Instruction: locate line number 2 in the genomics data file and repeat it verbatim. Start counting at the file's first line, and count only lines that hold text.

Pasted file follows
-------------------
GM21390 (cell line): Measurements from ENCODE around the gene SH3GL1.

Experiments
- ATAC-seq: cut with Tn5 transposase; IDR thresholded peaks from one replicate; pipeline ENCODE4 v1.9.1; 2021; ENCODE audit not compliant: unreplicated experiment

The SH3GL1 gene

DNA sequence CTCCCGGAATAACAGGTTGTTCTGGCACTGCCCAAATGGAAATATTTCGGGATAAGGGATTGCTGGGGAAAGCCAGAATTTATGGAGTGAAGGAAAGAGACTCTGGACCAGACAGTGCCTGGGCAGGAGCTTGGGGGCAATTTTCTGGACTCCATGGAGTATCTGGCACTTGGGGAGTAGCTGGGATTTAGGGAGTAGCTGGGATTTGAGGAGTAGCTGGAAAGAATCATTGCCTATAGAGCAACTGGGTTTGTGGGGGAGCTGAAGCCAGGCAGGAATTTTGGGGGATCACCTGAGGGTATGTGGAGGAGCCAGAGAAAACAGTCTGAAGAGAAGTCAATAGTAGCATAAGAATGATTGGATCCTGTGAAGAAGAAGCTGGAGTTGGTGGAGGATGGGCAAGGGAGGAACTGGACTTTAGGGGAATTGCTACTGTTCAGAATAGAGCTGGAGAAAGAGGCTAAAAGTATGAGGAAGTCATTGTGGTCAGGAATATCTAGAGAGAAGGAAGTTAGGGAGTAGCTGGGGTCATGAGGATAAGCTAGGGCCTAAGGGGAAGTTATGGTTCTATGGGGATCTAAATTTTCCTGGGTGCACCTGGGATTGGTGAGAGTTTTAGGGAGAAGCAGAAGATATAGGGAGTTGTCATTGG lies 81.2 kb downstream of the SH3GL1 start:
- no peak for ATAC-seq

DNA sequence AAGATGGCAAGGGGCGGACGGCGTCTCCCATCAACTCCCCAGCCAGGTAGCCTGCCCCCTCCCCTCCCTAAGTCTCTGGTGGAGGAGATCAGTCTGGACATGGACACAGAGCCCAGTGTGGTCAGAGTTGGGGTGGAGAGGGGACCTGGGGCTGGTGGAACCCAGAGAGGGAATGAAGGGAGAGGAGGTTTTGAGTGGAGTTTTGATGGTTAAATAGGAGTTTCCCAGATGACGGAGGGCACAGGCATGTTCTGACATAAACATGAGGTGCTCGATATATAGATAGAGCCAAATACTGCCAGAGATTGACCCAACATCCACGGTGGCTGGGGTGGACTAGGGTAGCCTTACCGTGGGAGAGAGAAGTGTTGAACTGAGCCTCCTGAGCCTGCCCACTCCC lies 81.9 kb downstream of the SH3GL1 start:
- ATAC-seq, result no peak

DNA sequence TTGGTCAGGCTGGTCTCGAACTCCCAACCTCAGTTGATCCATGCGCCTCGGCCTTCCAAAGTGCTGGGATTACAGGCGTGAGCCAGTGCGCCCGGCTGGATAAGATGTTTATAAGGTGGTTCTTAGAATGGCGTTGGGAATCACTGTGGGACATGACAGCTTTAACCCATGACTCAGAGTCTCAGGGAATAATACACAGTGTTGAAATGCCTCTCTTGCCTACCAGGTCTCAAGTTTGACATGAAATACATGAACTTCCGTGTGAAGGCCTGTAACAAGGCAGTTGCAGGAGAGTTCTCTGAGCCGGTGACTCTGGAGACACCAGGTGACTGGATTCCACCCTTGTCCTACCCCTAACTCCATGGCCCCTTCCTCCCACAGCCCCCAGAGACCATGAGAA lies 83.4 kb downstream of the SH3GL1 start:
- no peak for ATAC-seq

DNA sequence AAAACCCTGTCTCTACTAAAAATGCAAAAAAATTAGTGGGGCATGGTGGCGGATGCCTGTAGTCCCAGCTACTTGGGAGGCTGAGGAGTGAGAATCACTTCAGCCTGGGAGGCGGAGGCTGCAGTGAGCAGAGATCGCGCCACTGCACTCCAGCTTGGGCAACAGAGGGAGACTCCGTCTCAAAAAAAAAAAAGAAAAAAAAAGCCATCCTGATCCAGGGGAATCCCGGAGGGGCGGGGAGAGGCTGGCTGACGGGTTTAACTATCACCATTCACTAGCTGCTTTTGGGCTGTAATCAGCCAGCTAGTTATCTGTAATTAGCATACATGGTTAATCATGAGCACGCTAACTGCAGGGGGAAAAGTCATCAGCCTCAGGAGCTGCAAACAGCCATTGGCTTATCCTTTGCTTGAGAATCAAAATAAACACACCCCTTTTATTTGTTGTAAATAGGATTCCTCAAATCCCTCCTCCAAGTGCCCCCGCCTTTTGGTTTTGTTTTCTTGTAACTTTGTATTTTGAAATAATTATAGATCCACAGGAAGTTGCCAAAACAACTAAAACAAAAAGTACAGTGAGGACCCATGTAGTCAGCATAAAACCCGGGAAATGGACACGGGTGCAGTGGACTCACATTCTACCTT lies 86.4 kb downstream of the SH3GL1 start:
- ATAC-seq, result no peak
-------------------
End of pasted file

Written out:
Experiments